Rumors resurfaced this week that Microsoft (NASDAQ:MSFT) may release a smaller, cheaper version of the Xbox One in late 2016. According to the IT website Petri, Microsoft is considering a new set-top box that can play games and apps from the Windows Store, but would primarily be used for streaming video content.
Petri notes that the device would directly compete with the Apple (NASDAQ:AAPL) TV. You may remember that back in 2013, Microsoft was rumored to be releasing a device like this alongside the Xbox One debut, but never did.
But I think now is the perfect time for Microsoft to dive into the set-top box space. Though Amazon, Google, and Roku are already firmly in the living room, a new Microsoft set top box would allow the company to compete with Apple in ways that the other competitors can't.
What Microsoft has to offer
Microsoft has already proven that it can make great hardware and software for the living room. For years, its Xbox lineup has dominated the console gaming space, and even while Microsoft stumbled with Windows 8 for PCs, its software on the Xbox hasn't received the same criticisms. And with the Xbox One (and presumably the rumored set-top box) running a version of Windows 10, Microsoft has the opportunity to bring even more cohesion to its software and hardware ecosystem.
Think of how Apple pairs its devices and hardware together for a moment. The company's iPhones, iPads, Apple Watch, and computers work seamlessly together, and Apple brought that same functionality into the living with Apple TV years ago. This is exactly where Microsoft wants to go, and with Windows 10 baked into all of its devices, it makes sense to make it easy for average users (and not just gamers) to connect their televisions to a Windows 10 device.
Why this is the perfect time for Microsoft
According to IDC, sales of retail set top boxes overtook Internet protocol set top boxes issued by telecom companies for the first time this year. The rise of Netflix, Amazon Prime, Hulu and other content streaming sources means that more and more users are looking for additional ways to watch content in addition to -- or in place of -- their cable and satellite subscriptions.
And while over-the-top (OTT) boxes still represent a small percentage of set-top boxes in the home, their importance is growing. Consider that Time Warner Cable, one of the biggest cable and Internet providers in the U.S., is running tests using Roku players in place of some of its set-top boxes.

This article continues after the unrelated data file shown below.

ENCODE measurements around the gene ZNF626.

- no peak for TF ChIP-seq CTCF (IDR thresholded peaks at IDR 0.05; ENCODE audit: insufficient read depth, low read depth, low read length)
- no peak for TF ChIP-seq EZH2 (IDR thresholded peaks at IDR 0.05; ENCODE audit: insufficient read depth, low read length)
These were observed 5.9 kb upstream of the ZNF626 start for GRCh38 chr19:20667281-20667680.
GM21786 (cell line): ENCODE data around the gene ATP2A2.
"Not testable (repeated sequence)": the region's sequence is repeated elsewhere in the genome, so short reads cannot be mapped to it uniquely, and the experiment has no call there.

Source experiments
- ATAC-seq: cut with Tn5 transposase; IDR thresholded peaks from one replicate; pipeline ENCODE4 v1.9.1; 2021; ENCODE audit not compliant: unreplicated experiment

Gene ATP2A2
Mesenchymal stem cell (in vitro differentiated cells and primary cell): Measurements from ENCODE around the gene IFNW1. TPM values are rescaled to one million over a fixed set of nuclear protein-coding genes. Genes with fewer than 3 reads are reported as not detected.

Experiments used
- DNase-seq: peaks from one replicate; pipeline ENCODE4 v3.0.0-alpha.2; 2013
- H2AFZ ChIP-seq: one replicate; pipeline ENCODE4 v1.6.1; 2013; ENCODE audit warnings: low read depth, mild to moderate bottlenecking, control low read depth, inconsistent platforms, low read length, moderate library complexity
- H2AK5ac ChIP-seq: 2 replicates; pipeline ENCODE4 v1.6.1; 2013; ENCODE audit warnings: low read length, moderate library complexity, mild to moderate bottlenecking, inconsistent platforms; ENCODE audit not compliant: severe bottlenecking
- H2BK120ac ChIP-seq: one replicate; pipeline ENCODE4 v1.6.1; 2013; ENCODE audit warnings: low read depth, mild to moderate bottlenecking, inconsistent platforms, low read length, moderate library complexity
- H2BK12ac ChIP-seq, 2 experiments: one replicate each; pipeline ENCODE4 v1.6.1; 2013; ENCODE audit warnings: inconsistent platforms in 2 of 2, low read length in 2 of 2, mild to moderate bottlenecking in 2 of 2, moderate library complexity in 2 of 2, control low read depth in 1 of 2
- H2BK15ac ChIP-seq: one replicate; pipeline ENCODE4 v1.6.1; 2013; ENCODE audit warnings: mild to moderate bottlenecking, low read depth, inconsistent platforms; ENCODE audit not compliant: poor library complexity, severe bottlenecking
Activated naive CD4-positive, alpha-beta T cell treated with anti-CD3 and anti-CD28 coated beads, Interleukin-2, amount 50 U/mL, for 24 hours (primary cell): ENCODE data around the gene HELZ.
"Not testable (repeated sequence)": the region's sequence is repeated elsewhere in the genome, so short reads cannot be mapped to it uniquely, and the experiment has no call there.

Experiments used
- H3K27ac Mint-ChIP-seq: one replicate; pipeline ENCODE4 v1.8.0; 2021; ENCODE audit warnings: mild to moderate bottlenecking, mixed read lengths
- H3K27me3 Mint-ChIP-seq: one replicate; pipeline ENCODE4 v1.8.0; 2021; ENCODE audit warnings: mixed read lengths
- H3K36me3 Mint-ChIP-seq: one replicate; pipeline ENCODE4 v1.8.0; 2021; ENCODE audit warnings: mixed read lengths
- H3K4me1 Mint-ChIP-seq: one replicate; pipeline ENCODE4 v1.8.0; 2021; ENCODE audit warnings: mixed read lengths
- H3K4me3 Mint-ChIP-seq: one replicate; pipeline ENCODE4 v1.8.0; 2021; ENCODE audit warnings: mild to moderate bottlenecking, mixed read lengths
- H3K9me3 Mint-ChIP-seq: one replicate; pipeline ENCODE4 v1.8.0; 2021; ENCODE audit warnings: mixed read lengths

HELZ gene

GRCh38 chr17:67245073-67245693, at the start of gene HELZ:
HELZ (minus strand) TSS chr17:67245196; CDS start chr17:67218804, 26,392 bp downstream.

This doesn't mean that cable providers will be eager to hand over their content distribution to a third-party device, but if Microsoft releases its own set-top box soon, it could tap into a growing trend of OTT video users.
Microsoft needs this
As Microsoft continues to build its software and hardware offerings, introducing a cheaper Xbox unit for content streaming would open up new ways to bring the Windows ecosystem into users' homes. The company talks a lot about making Windows a cohesive experience across all of its devices, and part of that will eventually mean managing a user's smart home.
Apple TV is already used as a smart home hub for the company's HomeKit system, and if Microsoft doesn't offer its own smart home automation hub soon, the company could see the smart home opportunity disappear. The smart home automation market is expected to grow from $20.3 billion in 2014 to $58.6 billion by 2020. Not all of that will come from set top box device sales, but users will soon be looking for reliable, safe, and easy-to-use smart home hubs that connect all their devices to their home automation equipment. Microsoft says Windows 10 is capable of powering all of its devices, no matter how big or small; now it's time to let it start running smart homes as well.
Chris Neiger has no position in any stocks mentioned. The Motley Fool owns shares of and recommends Amazon.com, Apple, and Netflix. Try any of our Foolish newsletter services free for 30 days. We Fools may not all hold the same opinions, but we all believe that considering a diverse range of insights makes us better investors. The Motley Fool has a disclosure policy.